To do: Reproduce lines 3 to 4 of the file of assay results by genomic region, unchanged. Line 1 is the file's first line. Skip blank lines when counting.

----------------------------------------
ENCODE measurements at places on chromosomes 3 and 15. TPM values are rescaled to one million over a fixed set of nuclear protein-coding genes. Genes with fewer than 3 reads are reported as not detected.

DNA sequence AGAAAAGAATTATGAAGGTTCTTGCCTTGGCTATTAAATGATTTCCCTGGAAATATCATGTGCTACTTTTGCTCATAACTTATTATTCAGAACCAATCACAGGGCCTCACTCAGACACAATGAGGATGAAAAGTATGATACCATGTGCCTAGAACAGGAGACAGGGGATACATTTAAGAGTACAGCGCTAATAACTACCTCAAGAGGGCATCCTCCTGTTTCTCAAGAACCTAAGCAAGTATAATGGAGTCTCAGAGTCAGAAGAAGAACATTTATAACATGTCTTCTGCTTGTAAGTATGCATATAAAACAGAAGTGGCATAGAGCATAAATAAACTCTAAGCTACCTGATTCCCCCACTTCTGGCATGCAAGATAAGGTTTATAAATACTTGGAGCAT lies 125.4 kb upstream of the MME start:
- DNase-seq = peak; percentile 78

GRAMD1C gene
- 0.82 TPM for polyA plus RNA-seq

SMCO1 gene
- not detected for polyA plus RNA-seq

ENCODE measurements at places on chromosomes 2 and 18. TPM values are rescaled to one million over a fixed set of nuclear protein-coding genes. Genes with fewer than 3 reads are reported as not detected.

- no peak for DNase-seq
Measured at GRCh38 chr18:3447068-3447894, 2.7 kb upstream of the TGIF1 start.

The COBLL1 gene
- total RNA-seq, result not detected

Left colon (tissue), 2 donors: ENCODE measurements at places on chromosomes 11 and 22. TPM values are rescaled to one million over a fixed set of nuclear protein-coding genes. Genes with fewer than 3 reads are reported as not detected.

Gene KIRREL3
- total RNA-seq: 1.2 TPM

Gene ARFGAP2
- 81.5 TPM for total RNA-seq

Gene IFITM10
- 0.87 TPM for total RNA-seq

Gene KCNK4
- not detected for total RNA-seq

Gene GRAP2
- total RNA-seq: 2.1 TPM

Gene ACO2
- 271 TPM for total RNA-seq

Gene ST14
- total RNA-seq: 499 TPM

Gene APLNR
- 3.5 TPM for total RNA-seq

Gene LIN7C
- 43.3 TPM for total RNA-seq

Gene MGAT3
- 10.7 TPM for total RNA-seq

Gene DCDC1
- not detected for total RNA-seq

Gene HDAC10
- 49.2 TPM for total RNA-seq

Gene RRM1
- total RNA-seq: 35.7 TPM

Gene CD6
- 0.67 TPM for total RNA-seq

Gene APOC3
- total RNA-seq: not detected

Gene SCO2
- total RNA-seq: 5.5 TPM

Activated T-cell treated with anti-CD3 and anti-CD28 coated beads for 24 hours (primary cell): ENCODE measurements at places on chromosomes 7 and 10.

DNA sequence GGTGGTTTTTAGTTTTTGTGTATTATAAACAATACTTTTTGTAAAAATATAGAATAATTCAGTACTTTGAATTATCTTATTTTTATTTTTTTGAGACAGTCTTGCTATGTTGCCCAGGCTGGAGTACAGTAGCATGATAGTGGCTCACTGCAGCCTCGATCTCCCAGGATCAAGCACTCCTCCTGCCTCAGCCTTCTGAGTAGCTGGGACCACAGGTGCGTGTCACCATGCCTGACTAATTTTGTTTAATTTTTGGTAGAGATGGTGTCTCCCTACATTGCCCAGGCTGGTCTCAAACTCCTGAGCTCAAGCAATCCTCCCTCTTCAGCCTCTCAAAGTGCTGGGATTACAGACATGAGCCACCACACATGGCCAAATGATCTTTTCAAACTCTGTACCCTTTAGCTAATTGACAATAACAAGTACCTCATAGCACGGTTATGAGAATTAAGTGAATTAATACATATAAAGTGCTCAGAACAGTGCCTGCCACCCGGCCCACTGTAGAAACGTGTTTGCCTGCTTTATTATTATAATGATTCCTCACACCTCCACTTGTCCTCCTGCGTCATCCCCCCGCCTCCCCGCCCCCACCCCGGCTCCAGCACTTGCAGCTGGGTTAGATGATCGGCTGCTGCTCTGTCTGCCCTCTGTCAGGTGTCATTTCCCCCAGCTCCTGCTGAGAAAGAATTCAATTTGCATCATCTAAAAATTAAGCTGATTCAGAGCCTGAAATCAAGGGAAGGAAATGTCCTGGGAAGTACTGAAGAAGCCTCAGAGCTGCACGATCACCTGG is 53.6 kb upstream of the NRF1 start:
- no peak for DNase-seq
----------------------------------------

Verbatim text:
- DNase-seq = peak; percentile 78

GRAMD1C gene